Newspaper article St Louis Post-Dispatch (MO)
Decade-Long Report Card; Grades Residents Health
Although fewer people are dying of heart disease, diabetes and stroke in St. Louis, death rates still vary greatly by neighborhood and between blacks and whites, according to new data released this week.
The report from the St. Louis Regional Health Commission highlights 14 health measures at the ZIP code level for St. Louis and St. Louis County from 2000 to 2010. Each week in December the Post-Dispatch health section will feature different aspects of the report, including heart disease, cancer, womens and childrens issues and sexual health.
While heart disease death rates in the area fell 29 percent from 2000 to 2010, it is still the leading cause of death locally and nationwide, accounting for about one-quarter of all deaths. About one-third of St. Louis residents have high blood pressure, and more than one-third have high cholesterol, risk factors for heart disease. Hospitalizations for heart disease are concentrated in north St. Louis, North County and parts of South County including Mehlville and Sunset Hills.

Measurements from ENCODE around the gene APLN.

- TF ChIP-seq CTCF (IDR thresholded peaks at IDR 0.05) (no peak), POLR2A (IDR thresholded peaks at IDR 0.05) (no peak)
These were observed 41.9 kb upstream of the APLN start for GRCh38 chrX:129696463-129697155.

The chances of dying from heart disease are much higher for black men compared to other demographic groups. White women have the lowest death rates from heart disease. Even where improvements in health occur, racial groups did not improve equally. Stroke deaths in the city were down 37 percent for whites but 30 percent for African-Americans. The disparities are directly tied to poverty, said Pamela Walker, director of the city health department.
Not all black people have worse health outcomes than white people. Poor black people do. Uneducated black people do. …